New Research Sheds Light on Mid-Market M&A Fees

Firmex recently released its annual M&A Fee Guide 2017 report prepared in conjunction with Divestopedia. TOUCHPOINT sat down with John Carvalho, President of Divestopedia, to discuss why this new research is relevant to investment bankers and M&A advisors.

Fill out the form below to download your copy instantly.

John Carvalho is President of Divestopedia, a leading resource for all topics related to middle market M&A. For over 15 years, John has executed numerous valuation, financing, acquisition and divestiture engagement for middle market businesses. He is passionate about improving the transparency and efficiency in M&A deal-making. John is also a practicing M&A advisor at his firm, Stone Oak Capital Inc.

Information about M&A advisory fees has been surprisingly difficult to track down. Why are M&A fees rarely discussed in public forums?

I don’t think it’s that investment bankers or advisors have been reluctant to discuss the subject of fees. The overwhelming response to our survey – over 470 investment bankers and advisors from around the world completed the survey – would seem to suggest the opposite. And the M&A professionals I know personally are eager to have an open and informed discussion about the fees they charge and how they’re structured. To be honest, I think it’s simply that no one asked them, at least not in a broad and systematic way. A number of M&A firms have accumulated internal data on fee structures and ranges, but this report is unique in that it provides a comparative view among many firms across the M&A middle market globally.

What are the key findings in the report?

A couple of interesting results come to mind:

  1. Success fee structures that more closely align bankers’ interests with sellers, where both parties are rewarded for a higher total deal value, appear to be more prevalent in the marketplace with 45% of respondents indicating that a scaled percentage success fee was used in the engagement structures.
  2. There is no industry-standard definition of what constitutes purchase price in a transaction upon which a success fee is calculated, nor is there industry alignment on the timing of when a success fee is paid. That said, 76% of respondents include earnouts in their calculation of success fees.

Was there anything in the survey results that particularly surprised you?

One of the most surprising findings is the extent to which M&A success fees vary by different regions and major city centers. For example, a majority of respondents in the US Pacific indicated success fees of 2-4% for a $50 million deal, whereas, in the US Northeast, a majority of respondents indicated success fees of 1-2% for a same sized deal. Given these significant differences, M&A advisors should ‘think locally’ when assessing their fees and not rely exclusively on national averages. I think this will be a real eye-opener for advisors when comparing their fee structures with their peers in the particular local markets where they do business.

Why is getting this information out there and making it easy to find important?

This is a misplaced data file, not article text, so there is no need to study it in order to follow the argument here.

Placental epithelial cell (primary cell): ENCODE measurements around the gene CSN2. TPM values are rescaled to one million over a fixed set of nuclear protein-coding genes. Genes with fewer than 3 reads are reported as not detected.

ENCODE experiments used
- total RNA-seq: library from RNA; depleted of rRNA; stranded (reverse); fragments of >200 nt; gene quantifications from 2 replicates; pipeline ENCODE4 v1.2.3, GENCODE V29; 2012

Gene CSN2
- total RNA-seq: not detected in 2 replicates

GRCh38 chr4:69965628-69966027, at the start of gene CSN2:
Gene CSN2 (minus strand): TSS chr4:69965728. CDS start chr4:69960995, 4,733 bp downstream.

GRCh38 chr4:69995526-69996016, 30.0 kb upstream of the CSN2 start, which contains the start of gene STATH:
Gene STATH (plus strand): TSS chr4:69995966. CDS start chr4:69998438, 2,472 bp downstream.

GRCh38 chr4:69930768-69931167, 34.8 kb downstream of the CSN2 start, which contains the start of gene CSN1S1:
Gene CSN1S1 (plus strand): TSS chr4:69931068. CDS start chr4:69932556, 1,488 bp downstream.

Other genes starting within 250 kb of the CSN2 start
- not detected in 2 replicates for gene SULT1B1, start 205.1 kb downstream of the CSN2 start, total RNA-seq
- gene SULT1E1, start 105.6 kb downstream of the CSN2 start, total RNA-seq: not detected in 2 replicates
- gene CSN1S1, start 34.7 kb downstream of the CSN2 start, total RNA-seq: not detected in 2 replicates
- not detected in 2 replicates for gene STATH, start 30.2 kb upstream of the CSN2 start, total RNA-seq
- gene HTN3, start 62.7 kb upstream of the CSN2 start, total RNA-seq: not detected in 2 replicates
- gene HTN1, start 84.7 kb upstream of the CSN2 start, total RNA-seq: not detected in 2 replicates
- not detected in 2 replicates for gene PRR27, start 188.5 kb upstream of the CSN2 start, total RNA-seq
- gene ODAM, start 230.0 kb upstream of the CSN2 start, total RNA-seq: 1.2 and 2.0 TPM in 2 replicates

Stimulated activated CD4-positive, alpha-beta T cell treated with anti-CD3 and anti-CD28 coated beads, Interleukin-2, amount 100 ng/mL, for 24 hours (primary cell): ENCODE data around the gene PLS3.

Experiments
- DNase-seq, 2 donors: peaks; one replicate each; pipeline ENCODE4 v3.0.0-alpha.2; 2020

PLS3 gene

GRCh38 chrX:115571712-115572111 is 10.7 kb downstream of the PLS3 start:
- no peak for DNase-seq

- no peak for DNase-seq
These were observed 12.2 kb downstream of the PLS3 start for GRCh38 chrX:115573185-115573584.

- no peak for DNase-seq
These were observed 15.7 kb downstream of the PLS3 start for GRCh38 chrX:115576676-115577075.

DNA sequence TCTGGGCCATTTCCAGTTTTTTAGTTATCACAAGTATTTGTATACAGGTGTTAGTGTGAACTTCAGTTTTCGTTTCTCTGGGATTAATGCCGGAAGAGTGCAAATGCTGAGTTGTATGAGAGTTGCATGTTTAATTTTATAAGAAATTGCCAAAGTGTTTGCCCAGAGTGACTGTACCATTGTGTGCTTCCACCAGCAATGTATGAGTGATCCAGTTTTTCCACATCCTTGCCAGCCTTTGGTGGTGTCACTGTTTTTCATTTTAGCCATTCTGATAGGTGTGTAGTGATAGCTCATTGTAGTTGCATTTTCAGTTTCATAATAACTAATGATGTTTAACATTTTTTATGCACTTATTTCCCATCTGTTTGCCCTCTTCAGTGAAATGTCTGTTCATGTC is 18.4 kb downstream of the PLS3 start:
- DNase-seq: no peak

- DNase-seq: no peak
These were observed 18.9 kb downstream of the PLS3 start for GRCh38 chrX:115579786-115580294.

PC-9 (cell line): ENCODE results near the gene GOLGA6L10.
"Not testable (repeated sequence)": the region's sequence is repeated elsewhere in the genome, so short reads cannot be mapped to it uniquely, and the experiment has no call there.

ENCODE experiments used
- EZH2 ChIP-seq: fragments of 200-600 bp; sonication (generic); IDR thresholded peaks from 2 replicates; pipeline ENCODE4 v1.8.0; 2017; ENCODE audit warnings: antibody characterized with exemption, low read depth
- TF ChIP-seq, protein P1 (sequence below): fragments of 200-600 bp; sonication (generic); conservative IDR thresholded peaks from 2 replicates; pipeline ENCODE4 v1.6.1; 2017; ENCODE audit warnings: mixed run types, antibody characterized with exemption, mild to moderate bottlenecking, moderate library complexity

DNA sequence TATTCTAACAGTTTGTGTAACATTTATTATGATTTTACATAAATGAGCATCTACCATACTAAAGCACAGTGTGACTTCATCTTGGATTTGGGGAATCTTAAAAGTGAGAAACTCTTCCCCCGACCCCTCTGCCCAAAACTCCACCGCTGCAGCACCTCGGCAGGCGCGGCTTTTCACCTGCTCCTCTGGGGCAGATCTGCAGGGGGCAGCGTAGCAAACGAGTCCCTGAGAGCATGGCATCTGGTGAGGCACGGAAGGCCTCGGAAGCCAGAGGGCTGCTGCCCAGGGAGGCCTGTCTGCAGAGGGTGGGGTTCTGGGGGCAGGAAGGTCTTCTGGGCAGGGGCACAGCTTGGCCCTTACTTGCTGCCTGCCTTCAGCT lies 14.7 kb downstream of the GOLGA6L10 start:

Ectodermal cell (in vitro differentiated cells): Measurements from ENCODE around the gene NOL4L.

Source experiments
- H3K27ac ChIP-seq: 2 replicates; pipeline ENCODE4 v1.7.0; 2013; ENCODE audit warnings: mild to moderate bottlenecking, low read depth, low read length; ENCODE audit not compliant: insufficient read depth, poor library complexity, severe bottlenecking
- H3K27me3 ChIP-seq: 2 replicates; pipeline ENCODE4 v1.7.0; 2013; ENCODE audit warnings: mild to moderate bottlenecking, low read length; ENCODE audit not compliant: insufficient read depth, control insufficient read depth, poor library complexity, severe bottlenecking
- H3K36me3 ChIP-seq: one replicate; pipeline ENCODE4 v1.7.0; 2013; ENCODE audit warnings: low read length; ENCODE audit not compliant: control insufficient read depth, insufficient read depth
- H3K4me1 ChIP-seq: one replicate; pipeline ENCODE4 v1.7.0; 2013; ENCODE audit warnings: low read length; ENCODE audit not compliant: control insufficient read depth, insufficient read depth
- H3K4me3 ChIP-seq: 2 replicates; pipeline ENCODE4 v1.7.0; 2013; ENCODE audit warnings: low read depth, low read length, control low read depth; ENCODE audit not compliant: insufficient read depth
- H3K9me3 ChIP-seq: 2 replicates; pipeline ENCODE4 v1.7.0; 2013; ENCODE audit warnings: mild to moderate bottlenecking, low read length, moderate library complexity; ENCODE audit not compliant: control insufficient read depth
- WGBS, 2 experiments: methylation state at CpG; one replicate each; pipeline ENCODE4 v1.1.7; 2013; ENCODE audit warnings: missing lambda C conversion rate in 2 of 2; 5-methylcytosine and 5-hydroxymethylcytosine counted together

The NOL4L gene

It’s valuable for two reasons: Business owners who are looking to sell their company want to pay reasonable fees for good advice, but in the absence of publicly available information on M&A fee structures, how can they make informed decisions about what is being charged and why? Secondly, how can M&A professionals ensure that the fees they’re charging are in step with their peers and aligned with the interests and expectations of their clients?

Our hope is that this annual report will provide an up-to-date resource for business owners to determine appropriate fees when hiring investment bankers and M&A advisors. For M&A practitioners, it should provide a starting point for conversations on fair fee structures.

Does the lack of transparency around fees affect the dynamic between advisors and potential clients?

Lack of transparency makes it really hard for business owners to determine whether the fees they are being asked to pay when hiring investment bankers are fair and appropriate. Without baseline guidance on fee structures, owners can’t be sure if the fees they’re being asked to pay are reasonable. This adds another layer of complexity to a process that is already challenging. Choosing an M&A advisor is one of the most important decisions a business owner will make when exiting a business, so the more educated and informed you can be about fee structures going in, the better.

You’re a practicing M&A professional. How can investment bankers, advisors and business owners make use of the information in this report?

For M&A professionals, sharing the report with prospective clients demonstrates an openness to discuss a topic that has been somewhat secretive in the M&A industry. It can also help provide supporting evidence for the fees and structure that are being proposed in M&A engagements.

For business owners, this report offers an invaluable tool in negotiating fees and terms for investment banking engagements. Of course, in addition to fees, due diligence must be performed on the quality and experience of the M&A advisor. The level of the success fee doesn’t matter much if an M&A transaction is not successfully completed or business owners don’t feel like they got the best outcome.


Brought to you by Team Firmex.